Pester: First time I saw Vivian Della Chiesa sing. I told my Daddy that I wanted to be like the lady on the TV and right quick he shipped me off to military school. That’s where I learned to pick guitar and first sang in front of an audience.
Katie: How old were you?
Pester: I was in my early 30s. After graduation, I got my first job playin’ comb and wax paper with Mad Anthony Wayne Clyburn and the Cynical Mountain Boys. It was tougher training than the academy, but I learned from the great man and ’fore long I started my own string band—The Lactose Intolerant Four. We did a morning radio show just before Farm Report. There was a contract dispute with the sponsor and we soon became The Sunny Boys of Civil Litigation.
Katie: Your manager, Wesley Fatchance, is considered the Colonel Tom Parker of bluegrass. How did you two team up?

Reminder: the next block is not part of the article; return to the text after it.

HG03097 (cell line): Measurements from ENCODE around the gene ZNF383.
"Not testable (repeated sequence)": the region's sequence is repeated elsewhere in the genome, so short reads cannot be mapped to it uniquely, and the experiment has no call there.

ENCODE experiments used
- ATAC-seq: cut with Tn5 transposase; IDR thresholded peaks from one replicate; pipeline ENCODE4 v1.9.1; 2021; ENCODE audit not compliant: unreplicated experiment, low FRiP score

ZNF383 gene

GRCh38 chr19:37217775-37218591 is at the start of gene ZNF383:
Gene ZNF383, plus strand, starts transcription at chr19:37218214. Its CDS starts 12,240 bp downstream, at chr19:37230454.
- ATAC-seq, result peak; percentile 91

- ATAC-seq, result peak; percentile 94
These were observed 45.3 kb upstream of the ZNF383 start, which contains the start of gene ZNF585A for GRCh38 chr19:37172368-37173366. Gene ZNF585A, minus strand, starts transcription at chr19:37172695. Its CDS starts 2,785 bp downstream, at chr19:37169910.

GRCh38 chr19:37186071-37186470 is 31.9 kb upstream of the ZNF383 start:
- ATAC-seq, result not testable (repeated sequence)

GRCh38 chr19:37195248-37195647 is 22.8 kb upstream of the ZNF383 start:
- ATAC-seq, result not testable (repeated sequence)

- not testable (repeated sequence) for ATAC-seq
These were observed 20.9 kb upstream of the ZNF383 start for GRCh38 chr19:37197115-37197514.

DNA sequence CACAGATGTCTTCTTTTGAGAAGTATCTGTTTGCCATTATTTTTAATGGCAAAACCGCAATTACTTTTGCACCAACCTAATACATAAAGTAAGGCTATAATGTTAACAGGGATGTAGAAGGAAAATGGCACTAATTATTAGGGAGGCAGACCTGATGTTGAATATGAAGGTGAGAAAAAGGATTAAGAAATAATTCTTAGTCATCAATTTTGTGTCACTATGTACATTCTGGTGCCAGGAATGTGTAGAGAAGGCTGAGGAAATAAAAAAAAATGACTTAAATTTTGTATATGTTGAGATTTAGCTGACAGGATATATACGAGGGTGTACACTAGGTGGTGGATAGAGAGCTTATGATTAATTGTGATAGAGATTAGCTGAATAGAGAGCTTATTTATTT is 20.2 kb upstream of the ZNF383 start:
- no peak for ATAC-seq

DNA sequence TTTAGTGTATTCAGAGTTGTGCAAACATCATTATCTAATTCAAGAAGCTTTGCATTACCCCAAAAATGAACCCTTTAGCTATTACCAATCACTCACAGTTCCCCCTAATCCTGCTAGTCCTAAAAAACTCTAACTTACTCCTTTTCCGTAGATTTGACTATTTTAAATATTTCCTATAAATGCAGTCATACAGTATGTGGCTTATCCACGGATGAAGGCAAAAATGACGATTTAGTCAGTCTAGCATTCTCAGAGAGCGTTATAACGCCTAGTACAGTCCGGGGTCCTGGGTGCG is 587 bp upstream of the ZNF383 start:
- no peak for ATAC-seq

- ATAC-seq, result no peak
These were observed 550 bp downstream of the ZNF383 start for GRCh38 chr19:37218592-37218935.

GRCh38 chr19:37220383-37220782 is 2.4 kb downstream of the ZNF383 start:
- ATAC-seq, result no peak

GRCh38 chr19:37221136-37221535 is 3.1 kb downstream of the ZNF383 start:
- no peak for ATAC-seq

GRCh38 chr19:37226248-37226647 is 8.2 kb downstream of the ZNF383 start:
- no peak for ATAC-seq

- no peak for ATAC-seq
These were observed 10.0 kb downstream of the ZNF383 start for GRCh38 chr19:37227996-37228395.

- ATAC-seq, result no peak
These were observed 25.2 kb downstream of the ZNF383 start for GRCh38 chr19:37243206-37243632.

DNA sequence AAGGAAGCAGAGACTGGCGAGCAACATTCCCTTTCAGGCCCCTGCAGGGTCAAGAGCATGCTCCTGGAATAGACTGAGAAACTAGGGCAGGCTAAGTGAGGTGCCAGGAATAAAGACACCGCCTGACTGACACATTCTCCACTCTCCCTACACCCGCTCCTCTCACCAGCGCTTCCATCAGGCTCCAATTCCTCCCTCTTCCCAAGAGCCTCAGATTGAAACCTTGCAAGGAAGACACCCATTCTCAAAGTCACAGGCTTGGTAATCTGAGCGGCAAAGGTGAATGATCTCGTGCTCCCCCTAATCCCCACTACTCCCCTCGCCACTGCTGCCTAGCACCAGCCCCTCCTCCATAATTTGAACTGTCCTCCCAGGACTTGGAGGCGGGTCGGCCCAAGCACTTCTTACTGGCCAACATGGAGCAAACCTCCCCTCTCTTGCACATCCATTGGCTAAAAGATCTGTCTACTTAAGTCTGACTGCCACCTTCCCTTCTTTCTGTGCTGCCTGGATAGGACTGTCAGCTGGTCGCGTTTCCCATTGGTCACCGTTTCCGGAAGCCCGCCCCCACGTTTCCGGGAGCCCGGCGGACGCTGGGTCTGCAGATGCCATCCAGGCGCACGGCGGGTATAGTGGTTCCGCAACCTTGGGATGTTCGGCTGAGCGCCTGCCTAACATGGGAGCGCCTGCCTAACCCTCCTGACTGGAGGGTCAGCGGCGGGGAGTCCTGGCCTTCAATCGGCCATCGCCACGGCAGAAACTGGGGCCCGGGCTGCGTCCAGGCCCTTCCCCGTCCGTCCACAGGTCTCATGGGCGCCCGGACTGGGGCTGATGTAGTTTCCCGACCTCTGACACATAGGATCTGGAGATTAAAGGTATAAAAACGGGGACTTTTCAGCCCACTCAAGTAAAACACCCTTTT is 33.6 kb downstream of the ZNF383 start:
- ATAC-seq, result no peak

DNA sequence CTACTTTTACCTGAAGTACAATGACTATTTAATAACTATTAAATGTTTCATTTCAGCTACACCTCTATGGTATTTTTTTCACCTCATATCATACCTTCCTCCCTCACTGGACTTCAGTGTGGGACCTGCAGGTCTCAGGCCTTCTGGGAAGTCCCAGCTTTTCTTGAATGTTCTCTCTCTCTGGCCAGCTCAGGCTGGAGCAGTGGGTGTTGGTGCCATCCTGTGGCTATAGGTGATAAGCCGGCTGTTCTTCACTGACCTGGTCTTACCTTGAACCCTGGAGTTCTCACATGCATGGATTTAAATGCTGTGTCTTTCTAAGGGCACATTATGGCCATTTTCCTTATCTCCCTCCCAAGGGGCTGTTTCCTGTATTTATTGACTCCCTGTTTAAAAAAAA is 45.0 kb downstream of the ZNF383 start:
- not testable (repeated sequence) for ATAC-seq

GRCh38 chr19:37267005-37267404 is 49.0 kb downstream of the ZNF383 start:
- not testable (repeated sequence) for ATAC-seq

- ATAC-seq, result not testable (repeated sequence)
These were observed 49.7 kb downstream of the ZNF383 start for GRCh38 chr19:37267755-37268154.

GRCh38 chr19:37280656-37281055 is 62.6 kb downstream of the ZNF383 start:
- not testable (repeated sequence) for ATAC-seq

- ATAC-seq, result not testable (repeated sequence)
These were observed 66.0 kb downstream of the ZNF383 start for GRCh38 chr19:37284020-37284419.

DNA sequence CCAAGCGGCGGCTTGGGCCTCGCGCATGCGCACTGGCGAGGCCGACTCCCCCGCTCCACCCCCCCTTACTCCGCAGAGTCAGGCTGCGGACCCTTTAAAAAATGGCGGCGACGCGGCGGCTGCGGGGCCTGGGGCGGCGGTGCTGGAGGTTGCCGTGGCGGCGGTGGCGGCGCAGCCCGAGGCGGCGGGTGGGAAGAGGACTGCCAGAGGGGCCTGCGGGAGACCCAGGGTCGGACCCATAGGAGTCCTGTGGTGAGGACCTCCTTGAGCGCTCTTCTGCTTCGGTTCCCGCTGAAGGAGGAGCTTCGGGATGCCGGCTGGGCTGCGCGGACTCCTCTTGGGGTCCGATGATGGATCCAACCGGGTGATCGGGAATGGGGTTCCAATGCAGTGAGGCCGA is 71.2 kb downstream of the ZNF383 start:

Pester: He was the show sponsor, CEO of Fatchance Talent & Literary Agency and its subsidiary, Better Bookings By and By. He offered to drop the lawsuit if we let him manage the band. The first posters he printed had our image backwards, so it looked like me and the Boys were playin’ left-handed. Wesley—or Mr. Fatchance, as I am obliged to call him—thought this’d be a great “hook.” We liked the idea ’til we had to learn to play our instruments th’ other way ’round.
Katie: But it seems that any interest generated by an all left-handed band was offset by another marketing decision, the band’s name.